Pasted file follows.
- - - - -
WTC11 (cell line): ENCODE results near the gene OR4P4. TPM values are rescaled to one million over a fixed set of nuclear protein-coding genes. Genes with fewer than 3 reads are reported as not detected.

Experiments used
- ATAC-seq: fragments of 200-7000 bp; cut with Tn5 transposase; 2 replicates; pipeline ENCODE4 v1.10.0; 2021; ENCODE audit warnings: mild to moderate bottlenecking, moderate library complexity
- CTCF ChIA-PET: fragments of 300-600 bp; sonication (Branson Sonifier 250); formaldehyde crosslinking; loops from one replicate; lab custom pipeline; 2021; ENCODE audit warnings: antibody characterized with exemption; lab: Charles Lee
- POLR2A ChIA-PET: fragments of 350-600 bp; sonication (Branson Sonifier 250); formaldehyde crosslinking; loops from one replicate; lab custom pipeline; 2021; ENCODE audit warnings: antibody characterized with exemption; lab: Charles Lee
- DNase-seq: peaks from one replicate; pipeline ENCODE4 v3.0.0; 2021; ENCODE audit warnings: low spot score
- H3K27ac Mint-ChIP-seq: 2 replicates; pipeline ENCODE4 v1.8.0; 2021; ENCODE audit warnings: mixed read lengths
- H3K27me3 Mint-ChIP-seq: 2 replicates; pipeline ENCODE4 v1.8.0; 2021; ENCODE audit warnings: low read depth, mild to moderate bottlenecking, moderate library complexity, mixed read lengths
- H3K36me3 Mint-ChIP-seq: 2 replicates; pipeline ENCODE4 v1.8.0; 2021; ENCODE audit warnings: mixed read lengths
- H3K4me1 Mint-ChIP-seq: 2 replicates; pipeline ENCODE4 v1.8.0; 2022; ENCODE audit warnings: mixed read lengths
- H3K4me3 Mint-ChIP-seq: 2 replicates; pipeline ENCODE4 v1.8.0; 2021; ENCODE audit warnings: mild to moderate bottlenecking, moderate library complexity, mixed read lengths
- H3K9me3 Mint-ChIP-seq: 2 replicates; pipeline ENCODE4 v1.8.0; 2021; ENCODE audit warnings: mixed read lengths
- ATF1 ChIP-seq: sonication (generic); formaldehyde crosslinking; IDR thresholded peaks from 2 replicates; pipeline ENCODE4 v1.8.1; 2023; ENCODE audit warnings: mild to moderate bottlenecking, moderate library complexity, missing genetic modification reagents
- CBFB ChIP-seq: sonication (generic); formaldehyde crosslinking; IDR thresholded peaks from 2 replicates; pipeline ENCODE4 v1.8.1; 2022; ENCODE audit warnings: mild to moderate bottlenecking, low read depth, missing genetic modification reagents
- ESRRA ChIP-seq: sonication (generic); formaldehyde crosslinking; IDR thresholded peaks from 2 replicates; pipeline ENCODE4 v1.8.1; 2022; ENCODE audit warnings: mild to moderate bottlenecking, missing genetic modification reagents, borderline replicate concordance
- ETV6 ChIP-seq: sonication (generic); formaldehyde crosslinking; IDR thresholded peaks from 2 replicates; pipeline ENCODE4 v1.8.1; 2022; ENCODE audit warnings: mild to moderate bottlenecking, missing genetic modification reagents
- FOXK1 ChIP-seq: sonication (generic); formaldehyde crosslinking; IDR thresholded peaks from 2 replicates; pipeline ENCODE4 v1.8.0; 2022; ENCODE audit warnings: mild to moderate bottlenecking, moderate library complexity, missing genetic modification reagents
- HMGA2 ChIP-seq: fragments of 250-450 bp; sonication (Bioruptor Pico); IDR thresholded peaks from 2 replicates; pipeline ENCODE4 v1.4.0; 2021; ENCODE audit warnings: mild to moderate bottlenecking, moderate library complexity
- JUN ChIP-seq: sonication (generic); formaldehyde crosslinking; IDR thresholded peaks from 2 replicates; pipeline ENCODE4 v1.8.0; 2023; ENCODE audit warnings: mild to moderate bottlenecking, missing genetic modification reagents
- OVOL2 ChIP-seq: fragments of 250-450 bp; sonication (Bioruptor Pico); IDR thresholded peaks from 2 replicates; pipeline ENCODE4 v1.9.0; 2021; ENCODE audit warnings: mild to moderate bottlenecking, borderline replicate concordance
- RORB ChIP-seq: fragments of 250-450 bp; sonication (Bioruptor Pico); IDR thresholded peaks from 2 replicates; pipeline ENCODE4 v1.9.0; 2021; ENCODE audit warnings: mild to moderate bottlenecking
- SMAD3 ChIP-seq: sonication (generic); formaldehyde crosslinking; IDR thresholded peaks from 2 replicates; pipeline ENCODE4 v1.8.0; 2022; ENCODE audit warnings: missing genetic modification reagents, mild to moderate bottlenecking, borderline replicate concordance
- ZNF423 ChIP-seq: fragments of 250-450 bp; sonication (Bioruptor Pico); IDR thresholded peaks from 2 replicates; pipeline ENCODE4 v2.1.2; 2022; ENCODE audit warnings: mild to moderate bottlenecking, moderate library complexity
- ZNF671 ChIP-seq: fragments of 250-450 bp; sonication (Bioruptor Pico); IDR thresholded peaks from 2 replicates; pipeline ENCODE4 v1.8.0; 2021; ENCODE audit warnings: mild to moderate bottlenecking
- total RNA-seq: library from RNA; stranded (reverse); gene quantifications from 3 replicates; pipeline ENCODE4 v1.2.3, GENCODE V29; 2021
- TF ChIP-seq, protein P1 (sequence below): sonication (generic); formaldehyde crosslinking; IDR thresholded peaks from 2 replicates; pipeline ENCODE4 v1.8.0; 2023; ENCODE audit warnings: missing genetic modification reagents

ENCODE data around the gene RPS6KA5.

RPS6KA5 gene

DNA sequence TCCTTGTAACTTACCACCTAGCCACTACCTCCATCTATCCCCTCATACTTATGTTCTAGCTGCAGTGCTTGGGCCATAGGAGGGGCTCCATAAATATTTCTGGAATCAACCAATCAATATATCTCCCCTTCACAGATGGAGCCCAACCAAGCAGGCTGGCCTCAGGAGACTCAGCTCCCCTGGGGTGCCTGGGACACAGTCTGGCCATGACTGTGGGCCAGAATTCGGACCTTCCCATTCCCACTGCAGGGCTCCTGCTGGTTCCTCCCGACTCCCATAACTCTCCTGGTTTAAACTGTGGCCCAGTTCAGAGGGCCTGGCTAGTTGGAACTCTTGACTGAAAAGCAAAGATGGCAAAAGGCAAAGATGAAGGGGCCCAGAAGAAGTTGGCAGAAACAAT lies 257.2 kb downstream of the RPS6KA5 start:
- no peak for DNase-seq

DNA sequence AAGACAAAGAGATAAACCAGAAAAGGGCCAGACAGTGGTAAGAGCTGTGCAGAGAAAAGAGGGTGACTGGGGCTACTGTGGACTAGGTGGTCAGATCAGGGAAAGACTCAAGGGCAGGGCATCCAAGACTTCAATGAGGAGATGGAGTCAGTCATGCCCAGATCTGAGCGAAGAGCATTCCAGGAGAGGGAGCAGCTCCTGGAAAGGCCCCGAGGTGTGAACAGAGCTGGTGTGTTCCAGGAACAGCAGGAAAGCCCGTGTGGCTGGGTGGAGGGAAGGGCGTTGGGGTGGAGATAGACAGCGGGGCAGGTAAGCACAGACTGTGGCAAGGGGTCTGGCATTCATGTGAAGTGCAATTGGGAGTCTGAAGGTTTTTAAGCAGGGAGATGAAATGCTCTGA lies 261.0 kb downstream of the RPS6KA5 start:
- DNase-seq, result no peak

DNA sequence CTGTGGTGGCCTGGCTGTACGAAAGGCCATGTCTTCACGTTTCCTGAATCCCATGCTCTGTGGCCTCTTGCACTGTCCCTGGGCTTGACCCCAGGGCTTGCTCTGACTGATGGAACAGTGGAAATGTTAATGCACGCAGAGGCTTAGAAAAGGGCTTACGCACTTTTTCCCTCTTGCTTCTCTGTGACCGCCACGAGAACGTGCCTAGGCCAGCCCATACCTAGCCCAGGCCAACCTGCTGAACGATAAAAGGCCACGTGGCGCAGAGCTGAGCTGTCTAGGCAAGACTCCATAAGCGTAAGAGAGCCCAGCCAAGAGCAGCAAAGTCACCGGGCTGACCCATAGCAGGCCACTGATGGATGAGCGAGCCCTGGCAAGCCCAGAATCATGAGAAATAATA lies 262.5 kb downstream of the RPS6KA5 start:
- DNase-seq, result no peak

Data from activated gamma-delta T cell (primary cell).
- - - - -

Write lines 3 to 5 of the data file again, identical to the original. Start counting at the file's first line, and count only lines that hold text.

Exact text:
- ATAC-seq: fragments of 200-7000 bp; cut with Tn5 transposase; 2 replicates; pipeline ENCODE4 v1.10.0; 2021; ENCODE audit warnings: mild to moderate bottlenecking, moderate library complexity
- CTCF ChIA-PET: fragments of 300-600 bp; sonication (Branson Sonifier 250); formaldehyde crosslinking; loops from one replicate; lab custom pipeline; 2021; ENCODE audit warnings: antibody characterized with exemption; lab: Charles Lee
- POLR2A ChIA-PET: fragments of 350-600 bp; sonication (Branson Sonifier 250); formaldehyde crosslinking; loops from one replicate; lab custom pipeline; 2021; ENCODE audit warnings: antibody characterized with exemption; lab: Charles Lee